“The Culture Map” (Book Review)

A few years ago I worked with a team member who expressed his struggle to work with another colleague. “I don’t know whether it’s his Mediterranean temperament, but when he talks it all feels so brusque,” he said of our colleague. This is just my own example, but it’s exactly the kind of scenario which Erin Meyer’s book “The Culture Map” (2014) addresses in great detail. In “The Culture Map: Decoding How People Think, Lead, And Get Things Done Across Culture” Meyer uses an eight-scale framework. Each of the eight scales represents one key area that managers must be aware of, showing how cultures vary along a spectrum from one extreme to its opposite:

Communicating: low-context vs high-context

Evaluating: direct negative feedback vs indirect negative feedback

Persuading: principles-first vs applications-first

Leading: egalitarian vs hierarchical

Deciding: consensual vs top-down

Trusting: task-based vs relationship-based

Disagreeing: confrontational vs avoids confrontation

Scheduling: linear-time vs flexible-time

Image Credit: https://erinmeyer.com/mapping-out-cultural-differences-on-teams/

Let me examine three of the eight scales, which I imagine a lot of us have encountered or are likely to experience.

Communicating: low-context vs high-context

In cultures where low-context communication styles are prevalent, people assume a low level of shared context – few shared reference points and comparatively little implicit knowledge linking speaker and listener. In low-context countries like the United States and my mother country the Netherlands, effective communication must be simple, clear, and explicit in order to effectively pass the message.

In contrast, in high-context countries such as the United Kingdom and Japan, people tend to communicate in ways that are implicit and rely heavily on shared context. Someone from a high-context culture might accuse a low-context speaker of being too direct, whereas a low-context listener might often wonder if the high-context speaker will ever get to the point! Meyer is very clear about this: “You might be considered a top flight communicator in your home culture, but what works at home may not work so well with people from other cultures.”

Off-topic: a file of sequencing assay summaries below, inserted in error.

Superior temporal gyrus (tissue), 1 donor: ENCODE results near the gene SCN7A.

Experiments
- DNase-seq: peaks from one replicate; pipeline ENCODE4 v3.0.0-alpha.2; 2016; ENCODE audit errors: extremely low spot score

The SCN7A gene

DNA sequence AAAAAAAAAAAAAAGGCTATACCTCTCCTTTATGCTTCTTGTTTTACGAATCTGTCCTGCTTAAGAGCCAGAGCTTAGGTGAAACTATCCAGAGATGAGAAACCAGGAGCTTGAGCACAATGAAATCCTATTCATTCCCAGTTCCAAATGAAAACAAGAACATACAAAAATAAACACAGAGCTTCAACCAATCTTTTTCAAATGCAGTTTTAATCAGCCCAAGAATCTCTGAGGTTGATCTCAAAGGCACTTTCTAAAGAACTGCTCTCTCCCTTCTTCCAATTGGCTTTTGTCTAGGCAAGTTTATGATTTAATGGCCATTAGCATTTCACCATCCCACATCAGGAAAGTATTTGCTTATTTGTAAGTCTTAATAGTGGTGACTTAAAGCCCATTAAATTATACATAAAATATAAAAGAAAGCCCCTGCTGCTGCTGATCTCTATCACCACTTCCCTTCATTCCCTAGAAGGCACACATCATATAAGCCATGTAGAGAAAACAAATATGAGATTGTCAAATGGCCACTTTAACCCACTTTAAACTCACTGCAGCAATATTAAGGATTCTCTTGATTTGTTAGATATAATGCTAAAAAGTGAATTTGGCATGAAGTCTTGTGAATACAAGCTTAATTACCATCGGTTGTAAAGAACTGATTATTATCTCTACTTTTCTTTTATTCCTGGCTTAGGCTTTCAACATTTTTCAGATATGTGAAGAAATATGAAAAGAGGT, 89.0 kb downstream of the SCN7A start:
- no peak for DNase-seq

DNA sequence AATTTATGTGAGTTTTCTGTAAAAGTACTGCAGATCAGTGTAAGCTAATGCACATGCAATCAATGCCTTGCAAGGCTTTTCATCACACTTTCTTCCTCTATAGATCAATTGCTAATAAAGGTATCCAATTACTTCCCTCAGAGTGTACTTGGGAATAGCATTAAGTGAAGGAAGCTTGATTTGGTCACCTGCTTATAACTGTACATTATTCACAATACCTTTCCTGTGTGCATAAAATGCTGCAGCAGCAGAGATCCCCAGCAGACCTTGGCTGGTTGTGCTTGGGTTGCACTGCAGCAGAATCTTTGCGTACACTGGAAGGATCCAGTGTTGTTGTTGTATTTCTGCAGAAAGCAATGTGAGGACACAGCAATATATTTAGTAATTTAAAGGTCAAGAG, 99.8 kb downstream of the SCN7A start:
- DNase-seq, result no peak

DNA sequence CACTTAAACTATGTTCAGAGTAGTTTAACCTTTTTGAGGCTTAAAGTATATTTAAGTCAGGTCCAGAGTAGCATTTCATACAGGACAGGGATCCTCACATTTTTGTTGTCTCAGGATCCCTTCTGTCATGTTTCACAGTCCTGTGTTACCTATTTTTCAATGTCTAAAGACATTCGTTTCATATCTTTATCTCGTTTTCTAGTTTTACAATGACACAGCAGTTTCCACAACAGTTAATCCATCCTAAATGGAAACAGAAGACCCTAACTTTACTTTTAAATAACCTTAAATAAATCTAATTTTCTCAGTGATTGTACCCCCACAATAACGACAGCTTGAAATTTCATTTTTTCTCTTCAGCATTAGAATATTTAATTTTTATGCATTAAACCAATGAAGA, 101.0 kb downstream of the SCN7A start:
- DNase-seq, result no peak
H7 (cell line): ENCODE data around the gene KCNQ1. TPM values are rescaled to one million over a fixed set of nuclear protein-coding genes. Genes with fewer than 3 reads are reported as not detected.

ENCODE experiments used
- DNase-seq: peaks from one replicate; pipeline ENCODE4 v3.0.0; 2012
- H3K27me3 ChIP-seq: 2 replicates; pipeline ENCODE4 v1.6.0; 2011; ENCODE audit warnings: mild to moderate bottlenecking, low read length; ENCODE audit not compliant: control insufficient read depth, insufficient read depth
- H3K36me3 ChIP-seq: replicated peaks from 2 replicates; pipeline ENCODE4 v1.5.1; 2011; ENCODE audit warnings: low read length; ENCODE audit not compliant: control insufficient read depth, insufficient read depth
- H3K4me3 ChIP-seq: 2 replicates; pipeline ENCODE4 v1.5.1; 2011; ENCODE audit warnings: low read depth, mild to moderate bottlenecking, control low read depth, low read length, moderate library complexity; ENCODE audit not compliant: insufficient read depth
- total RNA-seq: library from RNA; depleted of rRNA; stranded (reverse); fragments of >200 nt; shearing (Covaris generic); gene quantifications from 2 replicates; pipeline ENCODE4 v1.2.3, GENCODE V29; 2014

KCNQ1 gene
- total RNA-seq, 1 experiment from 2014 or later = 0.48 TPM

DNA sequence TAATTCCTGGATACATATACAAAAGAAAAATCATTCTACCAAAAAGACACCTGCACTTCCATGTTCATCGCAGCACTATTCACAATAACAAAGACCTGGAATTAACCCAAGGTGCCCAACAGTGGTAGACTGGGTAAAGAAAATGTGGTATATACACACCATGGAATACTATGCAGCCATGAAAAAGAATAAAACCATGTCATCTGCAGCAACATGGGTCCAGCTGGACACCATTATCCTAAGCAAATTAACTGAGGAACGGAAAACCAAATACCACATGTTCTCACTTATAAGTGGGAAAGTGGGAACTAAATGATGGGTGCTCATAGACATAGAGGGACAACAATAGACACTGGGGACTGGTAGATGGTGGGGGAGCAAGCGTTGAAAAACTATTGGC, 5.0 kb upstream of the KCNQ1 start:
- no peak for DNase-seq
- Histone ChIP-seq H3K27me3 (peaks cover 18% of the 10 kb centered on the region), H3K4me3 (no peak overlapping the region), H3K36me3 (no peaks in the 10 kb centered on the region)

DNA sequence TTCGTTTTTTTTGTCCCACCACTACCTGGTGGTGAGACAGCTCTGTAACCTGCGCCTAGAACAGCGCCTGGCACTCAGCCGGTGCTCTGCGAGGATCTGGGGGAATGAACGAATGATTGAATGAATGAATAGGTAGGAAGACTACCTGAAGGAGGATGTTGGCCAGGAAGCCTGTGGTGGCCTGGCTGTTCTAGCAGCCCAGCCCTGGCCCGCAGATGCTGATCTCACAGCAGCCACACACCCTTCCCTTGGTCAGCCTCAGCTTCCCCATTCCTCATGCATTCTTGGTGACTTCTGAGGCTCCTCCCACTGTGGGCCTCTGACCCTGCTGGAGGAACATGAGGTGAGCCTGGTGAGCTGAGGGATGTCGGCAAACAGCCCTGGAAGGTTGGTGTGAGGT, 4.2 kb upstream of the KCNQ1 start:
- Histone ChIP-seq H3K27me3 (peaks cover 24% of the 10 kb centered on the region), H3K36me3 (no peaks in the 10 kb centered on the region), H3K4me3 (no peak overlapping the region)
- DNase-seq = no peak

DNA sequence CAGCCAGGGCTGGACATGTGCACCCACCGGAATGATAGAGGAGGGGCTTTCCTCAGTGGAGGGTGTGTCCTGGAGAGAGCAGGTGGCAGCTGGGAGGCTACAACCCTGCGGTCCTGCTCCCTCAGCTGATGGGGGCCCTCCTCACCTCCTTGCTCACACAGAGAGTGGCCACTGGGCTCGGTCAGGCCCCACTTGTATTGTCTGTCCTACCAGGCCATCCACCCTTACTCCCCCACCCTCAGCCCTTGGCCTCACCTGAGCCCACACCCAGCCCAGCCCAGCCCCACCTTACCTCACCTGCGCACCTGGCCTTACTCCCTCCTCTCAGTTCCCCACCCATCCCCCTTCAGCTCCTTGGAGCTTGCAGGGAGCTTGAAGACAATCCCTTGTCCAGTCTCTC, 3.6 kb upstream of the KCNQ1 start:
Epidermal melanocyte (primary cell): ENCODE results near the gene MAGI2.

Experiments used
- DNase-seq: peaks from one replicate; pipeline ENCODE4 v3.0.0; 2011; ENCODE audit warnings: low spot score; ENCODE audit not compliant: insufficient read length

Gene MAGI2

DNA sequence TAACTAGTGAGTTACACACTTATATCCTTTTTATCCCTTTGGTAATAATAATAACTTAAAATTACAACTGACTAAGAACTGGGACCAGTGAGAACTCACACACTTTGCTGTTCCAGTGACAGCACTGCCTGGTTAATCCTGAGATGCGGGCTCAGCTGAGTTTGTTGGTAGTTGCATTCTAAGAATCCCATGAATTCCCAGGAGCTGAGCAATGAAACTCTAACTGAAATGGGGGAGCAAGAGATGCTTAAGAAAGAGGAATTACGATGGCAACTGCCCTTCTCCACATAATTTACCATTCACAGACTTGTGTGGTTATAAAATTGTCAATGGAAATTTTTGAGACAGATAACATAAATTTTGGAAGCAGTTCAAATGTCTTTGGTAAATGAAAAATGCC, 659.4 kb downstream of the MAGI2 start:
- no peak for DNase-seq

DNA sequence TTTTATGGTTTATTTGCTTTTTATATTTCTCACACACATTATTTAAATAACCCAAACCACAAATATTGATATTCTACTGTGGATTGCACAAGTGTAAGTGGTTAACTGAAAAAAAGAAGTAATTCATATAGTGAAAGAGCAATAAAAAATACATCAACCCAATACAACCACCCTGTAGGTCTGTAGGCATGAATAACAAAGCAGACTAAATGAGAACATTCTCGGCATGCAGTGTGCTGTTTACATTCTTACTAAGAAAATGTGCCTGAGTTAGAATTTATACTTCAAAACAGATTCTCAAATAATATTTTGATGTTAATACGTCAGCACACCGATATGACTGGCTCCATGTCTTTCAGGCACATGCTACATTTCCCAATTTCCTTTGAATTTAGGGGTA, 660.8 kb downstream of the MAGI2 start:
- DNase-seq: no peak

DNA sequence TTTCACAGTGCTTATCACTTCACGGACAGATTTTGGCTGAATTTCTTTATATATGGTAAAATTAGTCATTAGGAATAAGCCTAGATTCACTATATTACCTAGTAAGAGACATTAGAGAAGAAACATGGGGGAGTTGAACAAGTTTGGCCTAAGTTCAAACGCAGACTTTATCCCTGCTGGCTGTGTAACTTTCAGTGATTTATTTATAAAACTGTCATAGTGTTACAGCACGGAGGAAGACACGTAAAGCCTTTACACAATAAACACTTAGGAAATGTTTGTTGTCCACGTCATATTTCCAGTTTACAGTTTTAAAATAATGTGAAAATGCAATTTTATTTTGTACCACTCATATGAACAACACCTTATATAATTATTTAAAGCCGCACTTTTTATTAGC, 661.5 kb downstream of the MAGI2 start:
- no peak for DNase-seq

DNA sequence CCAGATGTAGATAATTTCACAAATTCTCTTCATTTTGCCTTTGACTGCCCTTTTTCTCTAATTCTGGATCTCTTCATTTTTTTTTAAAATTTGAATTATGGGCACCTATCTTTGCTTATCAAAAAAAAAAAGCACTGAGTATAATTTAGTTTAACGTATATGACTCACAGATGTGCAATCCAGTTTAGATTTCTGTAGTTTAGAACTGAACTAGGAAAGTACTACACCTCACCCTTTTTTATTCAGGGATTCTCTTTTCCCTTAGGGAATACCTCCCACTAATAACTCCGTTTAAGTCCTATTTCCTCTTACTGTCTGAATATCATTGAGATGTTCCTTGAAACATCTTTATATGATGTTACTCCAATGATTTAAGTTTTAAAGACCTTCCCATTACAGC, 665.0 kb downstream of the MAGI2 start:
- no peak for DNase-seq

When working with people from higher-context cultures, Meyer suggests to listen actively, listening out for what’s is meant instead of what’s being said. And if you find yourself working with people from lower-context cultures, Meyer recommends being as transparent, clear, and specific as possible.

Evaluating: direct negative feedback vs indirect negative feedback

Meyer’s Evaluating scale offers important insights into how to give effective performance appraisals and negative feedback in different parts of the world. She outlines a spectrum ranging from “direct negative feedback” to “indirect negative feedback”. With direct negative feedback, the feedback is delivered to a colleague frankly, bluntly and honestly. Negative messages stand alone, not softened by positive ones. In contrast, when indirect negative feedback is provided it’s done in a soft, subtle and diplomatic manner.

Meyer offers three valuable tips with respect to providing feedback. Firstly, when providing an evaluation, be explicit and low-context with both positive and negative feedback. She suggests not launching into the negative until you’ve also explicitly stated something that you appreciate about the person or the situation. The positive comments should be honest and stated in a detailed, explicit manner. Secondly, try, over time, to be balanced in the amount of positive and negative feedback you give. I’d add that we should avoid using the “shit sandwich” as this construction of negative feedback sandwiched in between ‘positive’ comments often feels dishonest and inauthentic. Thirdly, frame your behaviour in cultural terms. Don’t use your culture background as an excuse for behaving like a d*** but talk openly about the cultural differences that explain your communication style. If possible, show appreciation for the other culture while laughing humbly at your own.

Persuading: principles-first vs applications-first

There are two types of reasoning we can use to persuade; principles-first and applications-first reasoning. Principles-first (or deductive) reasoning derives conclusions or facts from general principles or concepts. With applications-first reasoning (or inductive) reasoning, general conclusions are based on a pattern of factual observations from the real world. Meyer explains that people fro principles-first cultures generally want to understand the why behind their boss’s request before they move to action. Applications-first learners tend to focus less on the why and more on the how.

Main learning point: “The Culture Map” is a very valuable resource for anyone working with people from different cultures. Erin Meyer’s book provides great insights both in terms of the backgrounds to differences in collaboration and communication styles and how to best navigate these differences.

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